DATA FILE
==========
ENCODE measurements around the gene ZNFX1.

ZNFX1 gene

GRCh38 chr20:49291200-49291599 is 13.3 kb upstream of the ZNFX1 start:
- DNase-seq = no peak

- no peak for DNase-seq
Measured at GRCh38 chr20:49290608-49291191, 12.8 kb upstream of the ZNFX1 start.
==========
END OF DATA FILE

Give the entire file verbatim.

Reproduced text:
ENCODE measurements around the gene ZNFX1.

ZNFX1 gene

GRCh38 chr20:49291200-49291599 is 13.3 kb upstream of the ZNFX1 start:
- DNase-seq = no peak

- no peak for DNase-seq
Measured at GRCh38 chr20:49290608-49291191, 12.8 kb upstream of the ZNFX1 start.